Wasn’t there was talk of small scale banking through the post office here in the “great old” U.S.A. at various times, including recently?

(Edited to make this a question)


#19

I think that the weakness you noted is why @LapsedPacifist included the “mountain of skulls built” clause.

Even if one prefers to avoid capital punishment; it would be quite interesting(and potentially a useful deterrent) to explore the simple mechanism of charging the ‘white collar’ criminal in a way that reflects just how prodigious their criminality is.

Court logistics might get interesting when defendants facing charges on over a million distinct counts become part of the workload; but information technology can probably provide a solution to that.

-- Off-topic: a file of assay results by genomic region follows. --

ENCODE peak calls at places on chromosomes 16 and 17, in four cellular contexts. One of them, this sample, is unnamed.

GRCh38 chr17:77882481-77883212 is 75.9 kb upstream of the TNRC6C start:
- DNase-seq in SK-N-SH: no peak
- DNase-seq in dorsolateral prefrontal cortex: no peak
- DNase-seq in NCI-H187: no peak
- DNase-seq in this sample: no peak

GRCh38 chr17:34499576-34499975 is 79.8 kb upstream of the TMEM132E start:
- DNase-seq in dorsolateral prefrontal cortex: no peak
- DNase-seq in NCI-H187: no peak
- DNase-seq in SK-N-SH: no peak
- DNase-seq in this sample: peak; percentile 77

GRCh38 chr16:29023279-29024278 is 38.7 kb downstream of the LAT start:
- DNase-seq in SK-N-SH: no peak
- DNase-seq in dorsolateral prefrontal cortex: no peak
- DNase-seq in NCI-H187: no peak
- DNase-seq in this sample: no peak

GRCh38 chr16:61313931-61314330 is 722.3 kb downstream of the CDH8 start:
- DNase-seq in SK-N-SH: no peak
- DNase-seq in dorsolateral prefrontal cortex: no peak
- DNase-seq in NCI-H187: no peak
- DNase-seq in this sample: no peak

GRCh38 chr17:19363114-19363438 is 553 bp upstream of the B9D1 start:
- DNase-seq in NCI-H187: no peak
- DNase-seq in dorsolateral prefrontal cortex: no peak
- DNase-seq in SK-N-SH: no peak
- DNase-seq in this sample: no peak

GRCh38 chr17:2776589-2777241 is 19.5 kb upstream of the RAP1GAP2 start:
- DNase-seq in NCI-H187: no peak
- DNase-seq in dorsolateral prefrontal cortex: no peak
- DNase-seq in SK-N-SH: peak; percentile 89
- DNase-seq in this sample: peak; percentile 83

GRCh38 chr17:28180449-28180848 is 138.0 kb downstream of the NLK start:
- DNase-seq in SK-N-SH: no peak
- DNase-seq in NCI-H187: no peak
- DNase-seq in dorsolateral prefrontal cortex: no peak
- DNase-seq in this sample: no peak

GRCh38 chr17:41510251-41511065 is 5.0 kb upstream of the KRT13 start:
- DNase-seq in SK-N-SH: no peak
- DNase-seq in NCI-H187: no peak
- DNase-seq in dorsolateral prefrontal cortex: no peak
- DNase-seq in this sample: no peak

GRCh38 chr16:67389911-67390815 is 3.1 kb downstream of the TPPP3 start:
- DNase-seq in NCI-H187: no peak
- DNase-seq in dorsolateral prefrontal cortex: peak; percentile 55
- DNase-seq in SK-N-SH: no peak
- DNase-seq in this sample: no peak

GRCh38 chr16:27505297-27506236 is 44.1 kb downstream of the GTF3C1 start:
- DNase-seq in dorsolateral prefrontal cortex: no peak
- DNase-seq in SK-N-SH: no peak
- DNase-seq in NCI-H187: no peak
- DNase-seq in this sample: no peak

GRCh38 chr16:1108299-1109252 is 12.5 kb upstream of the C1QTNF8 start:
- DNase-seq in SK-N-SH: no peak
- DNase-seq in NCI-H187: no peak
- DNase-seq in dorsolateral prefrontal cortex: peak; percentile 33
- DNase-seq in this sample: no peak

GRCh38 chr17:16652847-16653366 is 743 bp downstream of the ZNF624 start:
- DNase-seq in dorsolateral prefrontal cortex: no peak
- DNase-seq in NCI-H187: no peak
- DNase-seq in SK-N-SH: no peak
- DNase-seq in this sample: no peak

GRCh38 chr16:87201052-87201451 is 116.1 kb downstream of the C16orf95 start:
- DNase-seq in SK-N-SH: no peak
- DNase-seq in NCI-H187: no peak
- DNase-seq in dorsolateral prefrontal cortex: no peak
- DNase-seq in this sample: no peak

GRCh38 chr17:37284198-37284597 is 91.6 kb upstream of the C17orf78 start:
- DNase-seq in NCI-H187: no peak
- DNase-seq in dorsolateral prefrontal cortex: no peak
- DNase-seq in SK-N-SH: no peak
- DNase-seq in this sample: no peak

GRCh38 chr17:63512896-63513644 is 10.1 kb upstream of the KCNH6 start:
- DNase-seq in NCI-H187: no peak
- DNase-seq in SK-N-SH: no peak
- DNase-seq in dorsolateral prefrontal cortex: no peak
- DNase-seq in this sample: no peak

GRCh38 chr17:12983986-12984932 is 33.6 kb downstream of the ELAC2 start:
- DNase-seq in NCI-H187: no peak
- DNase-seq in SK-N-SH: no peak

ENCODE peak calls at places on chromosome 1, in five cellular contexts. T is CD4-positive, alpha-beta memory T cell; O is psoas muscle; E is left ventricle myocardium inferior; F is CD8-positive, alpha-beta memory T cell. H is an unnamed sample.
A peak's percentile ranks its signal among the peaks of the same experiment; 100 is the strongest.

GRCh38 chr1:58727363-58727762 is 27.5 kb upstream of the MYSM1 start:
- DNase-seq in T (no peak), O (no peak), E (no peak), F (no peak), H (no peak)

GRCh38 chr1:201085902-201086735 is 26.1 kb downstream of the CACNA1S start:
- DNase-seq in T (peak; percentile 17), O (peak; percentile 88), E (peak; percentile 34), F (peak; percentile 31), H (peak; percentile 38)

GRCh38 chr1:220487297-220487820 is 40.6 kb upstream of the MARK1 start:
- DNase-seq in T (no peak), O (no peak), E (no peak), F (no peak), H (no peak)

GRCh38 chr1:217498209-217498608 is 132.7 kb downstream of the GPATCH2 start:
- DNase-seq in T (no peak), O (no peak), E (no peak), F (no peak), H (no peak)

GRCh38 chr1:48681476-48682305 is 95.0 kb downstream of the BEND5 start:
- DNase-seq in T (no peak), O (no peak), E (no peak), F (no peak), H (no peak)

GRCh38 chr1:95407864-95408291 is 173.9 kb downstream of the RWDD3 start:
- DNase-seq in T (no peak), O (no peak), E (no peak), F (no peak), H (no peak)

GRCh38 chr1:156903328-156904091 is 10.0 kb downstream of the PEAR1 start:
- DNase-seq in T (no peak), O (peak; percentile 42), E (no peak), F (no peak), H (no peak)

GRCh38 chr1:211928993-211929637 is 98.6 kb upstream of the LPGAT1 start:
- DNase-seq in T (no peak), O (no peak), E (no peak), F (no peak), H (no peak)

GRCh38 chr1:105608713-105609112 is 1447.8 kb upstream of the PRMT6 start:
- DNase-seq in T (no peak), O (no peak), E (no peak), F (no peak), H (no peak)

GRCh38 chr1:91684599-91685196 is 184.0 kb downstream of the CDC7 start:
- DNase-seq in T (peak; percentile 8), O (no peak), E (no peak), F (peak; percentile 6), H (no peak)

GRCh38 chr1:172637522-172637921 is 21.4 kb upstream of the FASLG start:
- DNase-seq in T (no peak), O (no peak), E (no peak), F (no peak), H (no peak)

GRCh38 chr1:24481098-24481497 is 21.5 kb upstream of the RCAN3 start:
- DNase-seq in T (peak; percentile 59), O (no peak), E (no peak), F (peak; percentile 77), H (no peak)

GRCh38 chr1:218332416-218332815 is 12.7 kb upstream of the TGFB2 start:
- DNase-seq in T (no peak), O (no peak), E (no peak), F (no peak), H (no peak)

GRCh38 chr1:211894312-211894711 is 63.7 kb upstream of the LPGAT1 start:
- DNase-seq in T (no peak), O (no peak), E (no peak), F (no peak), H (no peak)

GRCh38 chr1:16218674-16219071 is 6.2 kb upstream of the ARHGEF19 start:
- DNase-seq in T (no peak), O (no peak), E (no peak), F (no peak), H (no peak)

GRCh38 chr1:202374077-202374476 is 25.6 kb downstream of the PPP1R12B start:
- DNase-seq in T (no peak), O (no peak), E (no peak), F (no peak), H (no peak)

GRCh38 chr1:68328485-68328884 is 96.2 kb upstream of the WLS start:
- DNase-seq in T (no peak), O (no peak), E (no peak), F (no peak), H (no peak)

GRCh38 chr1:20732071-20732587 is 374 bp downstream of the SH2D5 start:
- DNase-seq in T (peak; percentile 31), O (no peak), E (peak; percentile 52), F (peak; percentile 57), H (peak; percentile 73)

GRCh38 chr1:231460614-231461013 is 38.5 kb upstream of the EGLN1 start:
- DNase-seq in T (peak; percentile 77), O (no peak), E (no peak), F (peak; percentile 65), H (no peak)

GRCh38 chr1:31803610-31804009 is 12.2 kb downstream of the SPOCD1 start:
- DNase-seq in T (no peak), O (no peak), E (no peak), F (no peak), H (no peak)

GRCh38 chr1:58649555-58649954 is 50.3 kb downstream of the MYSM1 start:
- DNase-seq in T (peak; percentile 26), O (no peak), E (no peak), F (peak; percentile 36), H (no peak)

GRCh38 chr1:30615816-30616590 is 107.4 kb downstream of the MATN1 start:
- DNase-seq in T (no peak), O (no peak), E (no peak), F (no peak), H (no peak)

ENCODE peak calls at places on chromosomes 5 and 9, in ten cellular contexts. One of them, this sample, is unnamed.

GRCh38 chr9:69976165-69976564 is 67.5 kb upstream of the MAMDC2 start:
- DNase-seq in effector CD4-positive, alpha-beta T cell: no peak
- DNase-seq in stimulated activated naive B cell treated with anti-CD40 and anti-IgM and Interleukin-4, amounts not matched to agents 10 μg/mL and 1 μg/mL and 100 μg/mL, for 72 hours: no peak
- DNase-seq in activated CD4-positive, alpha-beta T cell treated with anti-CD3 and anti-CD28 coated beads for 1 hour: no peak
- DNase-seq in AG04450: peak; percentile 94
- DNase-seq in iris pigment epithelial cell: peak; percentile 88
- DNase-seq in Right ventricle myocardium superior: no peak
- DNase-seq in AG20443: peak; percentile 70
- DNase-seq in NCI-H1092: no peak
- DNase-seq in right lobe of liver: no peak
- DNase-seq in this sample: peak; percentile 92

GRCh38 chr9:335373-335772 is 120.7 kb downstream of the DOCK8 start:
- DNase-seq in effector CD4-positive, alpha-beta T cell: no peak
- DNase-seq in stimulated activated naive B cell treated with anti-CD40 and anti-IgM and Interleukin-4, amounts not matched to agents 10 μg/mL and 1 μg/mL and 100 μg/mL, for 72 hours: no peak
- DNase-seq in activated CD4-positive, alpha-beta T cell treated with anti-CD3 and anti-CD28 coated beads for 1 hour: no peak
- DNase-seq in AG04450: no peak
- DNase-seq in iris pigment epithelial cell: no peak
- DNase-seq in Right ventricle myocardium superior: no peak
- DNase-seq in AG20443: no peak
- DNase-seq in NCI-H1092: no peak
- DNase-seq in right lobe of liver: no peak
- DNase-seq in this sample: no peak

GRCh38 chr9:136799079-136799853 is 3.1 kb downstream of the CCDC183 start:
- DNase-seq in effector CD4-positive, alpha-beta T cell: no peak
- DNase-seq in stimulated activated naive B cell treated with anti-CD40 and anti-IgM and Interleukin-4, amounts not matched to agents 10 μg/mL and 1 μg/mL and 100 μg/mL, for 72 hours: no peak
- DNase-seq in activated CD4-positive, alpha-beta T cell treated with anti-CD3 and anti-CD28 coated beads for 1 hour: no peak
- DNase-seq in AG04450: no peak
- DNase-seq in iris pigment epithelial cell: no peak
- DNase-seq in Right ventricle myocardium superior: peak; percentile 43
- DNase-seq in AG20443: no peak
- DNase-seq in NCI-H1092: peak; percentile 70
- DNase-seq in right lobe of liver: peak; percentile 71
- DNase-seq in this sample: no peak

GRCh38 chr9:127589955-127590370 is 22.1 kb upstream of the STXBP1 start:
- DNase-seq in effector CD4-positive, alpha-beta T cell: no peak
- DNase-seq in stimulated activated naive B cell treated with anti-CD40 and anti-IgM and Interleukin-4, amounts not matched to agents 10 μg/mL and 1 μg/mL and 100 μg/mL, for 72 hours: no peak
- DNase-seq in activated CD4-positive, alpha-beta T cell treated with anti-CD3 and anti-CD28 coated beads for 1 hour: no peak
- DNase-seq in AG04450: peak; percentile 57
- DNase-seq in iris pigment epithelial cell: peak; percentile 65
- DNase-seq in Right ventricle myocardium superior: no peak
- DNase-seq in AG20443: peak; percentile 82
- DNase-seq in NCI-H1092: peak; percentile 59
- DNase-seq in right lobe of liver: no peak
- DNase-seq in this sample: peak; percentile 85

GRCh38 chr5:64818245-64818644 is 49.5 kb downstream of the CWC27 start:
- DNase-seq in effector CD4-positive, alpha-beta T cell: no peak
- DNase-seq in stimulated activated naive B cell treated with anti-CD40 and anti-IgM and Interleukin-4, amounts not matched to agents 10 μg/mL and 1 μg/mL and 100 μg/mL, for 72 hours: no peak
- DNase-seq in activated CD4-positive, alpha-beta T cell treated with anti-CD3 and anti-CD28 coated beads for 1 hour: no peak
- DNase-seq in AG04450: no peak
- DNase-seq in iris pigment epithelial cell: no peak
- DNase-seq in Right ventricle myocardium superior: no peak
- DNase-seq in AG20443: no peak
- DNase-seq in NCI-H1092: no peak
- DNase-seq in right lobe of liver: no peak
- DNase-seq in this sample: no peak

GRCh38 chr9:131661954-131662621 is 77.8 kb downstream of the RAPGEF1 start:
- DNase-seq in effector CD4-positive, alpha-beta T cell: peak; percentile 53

#20

It’s nigh impossible to predict the effects of any big change when the system is this large and complex, but I disagree with your pessimism. I think the threat of a corporate death penalty, with its ensuing complete wipeout of shareholder value, would cause the shareholders keep a much closer watch over their investment.

@LapsedPacifist has hit the nail squarely on the head by analyzing how the cost of being caught multiplied by the probability of being caught is compared to the potential gain. We clearly need a counterbalance to rein in the corporation. Putting a few execs in jail would be sweet, but I doubt even that does much to put the fear of god into them – for exactly the same logic of (gain * odds-of-being-caught) vs. (potential penalty). A dozen months in a country-club jail just isn’t enough of a deterrent, and society (at least in the US) doesn’t seem to be willing to go much further. But having the board of directors breathing down their necks about avoiding the death penalty, well that just feels like it could be an effective motivator to keep corporations toeing the line.